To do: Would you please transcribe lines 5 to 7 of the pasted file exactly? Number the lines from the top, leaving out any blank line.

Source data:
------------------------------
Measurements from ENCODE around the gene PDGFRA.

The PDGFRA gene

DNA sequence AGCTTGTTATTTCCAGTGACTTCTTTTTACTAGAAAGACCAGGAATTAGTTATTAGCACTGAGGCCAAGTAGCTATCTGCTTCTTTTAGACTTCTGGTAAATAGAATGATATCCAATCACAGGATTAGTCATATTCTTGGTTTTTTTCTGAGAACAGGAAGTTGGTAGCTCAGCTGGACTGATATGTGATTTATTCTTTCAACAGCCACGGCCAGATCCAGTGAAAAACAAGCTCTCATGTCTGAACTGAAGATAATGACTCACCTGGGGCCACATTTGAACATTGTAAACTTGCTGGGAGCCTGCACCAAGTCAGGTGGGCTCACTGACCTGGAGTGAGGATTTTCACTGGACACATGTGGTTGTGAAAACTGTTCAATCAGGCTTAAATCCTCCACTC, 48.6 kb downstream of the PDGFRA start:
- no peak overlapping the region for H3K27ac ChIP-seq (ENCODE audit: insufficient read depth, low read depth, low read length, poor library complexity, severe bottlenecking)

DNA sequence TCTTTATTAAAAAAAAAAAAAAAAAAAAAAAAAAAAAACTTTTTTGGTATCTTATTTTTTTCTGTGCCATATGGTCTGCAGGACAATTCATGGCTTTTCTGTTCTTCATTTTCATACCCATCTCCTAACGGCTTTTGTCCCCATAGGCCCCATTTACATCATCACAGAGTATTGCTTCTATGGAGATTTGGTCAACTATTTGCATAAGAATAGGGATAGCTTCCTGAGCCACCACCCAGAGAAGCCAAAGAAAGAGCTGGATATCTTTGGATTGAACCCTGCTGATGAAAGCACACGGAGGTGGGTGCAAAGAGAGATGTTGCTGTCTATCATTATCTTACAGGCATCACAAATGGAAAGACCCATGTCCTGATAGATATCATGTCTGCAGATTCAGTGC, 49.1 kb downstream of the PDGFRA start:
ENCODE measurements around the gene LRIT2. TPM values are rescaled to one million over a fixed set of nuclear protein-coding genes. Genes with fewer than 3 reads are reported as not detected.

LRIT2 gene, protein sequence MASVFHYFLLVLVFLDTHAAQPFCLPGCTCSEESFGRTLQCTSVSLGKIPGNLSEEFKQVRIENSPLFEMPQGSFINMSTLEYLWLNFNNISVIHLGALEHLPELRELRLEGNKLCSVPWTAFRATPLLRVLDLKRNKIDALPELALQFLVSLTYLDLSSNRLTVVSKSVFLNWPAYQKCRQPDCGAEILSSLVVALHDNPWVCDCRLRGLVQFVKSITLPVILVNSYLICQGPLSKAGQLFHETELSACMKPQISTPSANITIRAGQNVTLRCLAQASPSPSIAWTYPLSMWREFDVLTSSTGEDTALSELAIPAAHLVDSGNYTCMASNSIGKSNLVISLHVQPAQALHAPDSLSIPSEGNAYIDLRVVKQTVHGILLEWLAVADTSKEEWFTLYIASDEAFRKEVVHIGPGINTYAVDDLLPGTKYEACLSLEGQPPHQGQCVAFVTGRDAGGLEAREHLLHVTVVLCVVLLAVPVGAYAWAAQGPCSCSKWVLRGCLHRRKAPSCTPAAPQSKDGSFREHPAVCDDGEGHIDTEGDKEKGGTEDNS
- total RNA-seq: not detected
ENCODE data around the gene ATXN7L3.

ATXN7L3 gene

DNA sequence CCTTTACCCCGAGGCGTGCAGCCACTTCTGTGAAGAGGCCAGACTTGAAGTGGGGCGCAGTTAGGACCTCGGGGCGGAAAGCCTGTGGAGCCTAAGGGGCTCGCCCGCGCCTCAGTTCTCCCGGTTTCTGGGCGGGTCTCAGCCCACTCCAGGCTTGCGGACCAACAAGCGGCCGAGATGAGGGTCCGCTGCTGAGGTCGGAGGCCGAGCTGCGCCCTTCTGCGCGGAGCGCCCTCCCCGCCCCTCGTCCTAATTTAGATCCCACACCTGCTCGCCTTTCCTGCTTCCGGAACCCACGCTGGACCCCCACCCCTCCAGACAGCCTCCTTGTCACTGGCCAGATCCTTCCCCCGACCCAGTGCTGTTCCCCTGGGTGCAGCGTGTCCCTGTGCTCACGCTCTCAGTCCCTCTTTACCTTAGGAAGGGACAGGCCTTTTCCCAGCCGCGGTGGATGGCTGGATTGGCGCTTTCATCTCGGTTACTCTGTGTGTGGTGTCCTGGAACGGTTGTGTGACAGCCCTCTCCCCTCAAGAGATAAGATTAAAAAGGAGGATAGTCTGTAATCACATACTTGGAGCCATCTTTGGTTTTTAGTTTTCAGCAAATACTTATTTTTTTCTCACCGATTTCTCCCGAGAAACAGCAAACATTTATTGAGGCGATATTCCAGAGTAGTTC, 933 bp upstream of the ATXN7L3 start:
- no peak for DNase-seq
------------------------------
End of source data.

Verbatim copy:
DNA sequence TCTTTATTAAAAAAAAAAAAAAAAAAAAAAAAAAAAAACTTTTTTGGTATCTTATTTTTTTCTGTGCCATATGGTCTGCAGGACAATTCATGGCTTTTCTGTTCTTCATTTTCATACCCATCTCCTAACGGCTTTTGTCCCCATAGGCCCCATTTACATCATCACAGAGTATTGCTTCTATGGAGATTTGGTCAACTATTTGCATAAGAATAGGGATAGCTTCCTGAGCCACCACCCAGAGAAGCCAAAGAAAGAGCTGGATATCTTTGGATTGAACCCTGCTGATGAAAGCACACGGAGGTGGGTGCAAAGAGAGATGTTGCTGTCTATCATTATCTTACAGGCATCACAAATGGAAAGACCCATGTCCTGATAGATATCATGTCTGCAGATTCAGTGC, 49.1 kb downstream of the PDGFRA start:
ENCODE measurements around the gene LRIT2. TPM values are rescaled to one million over a fixed set of nuclear protein-coding genes. Genes with fewer than 3 reads are reported as not detected.

LRIT2 gene, protein sequence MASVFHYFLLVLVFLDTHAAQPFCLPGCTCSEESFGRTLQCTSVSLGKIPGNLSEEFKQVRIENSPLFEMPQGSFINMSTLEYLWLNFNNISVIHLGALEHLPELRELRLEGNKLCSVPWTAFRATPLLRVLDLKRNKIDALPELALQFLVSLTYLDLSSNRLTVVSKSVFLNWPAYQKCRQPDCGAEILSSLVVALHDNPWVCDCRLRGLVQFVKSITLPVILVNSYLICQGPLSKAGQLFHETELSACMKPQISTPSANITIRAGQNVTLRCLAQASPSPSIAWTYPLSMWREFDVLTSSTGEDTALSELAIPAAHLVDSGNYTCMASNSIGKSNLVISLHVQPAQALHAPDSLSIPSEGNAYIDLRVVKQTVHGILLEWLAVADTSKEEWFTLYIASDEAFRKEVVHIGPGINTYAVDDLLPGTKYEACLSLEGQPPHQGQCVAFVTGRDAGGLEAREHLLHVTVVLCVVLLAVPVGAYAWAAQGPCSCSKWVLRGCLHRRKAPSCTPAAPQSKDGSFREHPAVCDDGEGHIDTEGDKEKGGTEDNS